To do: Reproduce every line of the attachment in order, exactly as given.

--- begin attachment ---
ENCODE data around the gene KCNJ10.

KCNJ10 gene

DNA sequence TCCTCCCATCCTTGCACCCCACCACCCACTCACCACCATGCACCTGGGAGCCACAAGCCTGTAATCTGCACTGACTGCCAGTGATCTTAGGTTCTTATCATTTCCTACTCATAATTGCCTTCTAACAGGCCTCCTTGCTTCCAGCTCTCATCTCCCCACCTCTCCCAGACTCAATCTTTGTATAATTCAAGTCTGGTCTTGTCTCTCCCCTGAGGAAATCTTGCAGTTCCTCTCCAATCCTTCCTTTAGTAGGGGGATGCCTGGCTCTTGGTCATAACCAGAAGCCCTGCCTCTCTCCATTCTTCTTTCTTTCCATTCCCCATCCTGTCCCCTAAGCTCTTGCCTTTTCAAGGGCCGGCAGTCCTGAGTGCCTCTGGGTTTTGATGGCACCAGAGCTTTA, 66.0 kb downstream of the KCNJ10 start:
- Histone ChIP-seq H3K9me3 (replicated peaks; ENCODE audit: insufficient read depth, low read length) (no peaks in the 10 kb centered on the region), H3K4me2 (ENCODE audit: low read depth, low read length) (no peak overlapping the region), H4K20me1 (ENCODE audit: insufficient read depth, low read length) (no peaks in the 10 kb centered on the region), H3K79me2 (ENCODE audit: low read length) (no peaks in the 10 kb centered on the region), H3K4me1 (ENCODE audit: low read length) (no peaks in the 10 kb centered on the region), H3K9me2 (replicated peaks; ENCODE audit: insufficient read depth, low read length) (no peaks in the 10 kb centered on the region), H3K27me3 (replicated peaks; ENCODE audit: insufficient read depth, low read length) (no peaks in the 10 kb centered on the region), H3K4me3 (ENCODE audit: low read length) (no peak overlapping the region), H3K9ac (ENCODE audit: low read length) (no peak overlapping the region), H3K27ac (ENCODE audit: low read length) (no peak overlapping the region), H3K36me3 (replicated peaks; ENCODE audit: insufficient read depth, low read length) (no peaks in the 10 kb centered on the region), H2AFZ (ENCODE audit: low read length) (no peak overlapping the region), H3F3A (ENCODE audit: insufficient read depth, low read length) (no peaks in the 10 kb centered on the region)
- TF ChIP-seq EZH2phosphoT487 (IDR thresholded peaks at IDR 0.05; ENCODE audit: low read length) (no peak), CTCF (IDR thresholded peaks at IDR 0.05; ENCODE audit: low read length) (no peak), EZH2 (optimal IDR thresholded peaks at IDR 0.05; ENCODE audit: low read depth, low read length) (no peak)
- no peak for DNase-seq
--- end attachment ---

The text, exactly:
ENCODE data around the gene KCNJ10.

KCNJ10 gene

DNA sequence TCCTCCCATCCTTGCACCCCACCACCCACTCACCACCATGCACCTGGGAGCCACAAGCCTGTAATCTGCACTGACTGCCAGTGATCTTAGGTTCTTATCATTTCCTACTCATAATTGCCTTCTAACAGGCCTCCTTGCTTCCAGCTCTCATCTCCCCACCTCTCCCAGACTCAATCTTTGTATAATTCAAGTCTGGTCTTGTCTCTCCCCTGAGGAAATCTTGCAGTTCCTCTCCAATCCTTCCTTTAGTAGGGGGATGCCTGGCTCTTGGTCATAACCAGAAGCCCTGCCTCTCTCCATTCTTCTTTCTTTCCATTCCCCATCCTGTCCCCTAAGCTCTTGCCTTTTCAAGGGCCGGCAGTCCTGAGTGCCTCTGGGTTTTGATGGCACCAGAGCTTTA, 66.0 kb downstream of the KCNJ10 start:
- Histone ChIP-seq H3K9me3 (replicated peaks; ENCODE audit: insufficient read depth, low read length) (no peaks in the 10 kb centered on the region), H3K4me2 (ENCODE audit: low read depth, low read length) (no peak overlapping the region), H4K20me1 (ENCODE audit: insufficient read depth, low read length) (no peaks in the 10 kb centered on the region), H3K79me2 (ENCODE audit: low read length) (no peaks in the 10 kb centered on the region), H3K4me1 (ENCODE audit: low read length) (no peaks in the 10 kb centered on the region), H3K9me2 (replicated peaks; ENCODE audit: insufficient read depth, low read length) (no peaks in the 10 kb centered on the region), H3K27me3 (replicated peaks; ENCODE audit: insufficient read depth, low read length) (no peaks in the 10 kb centered on the region), H3K4me3 (ENCODE audit: low read length) (no peak overlapping the region), H3K9ac (ENCODE audit: low read length) (no peak overlapping the region), H3K27ac (ENCODE audit: low read length) (no peak overlapping the region), H3K36me3 (replicated peaks; ENCODE audit: insufficient read depth, low read length) (no peaks in the 10 kb centered on the region), H2AFZ (ENCODE audit: low read length) (no peak overlapping the region), H3F3A (ENCODE audit: insufficient read depth, low read length) (no peaks in the 10 kb centered on the region)
- TF ChIP-seq EZH2phosphoT487 (IDR thresholded peaks at IDR 0.05; ENCODE audit: low read length) (no peak), CTCF (IDR thresholded peaks at IDR 0.05; ENCODE audit: low read length) (no peak), EZH2 (optimal IDR thresholded peaks at IDR 0.05; ENCODE audit: low read depth, low read length) (no peak)
- no peak for DNase-seq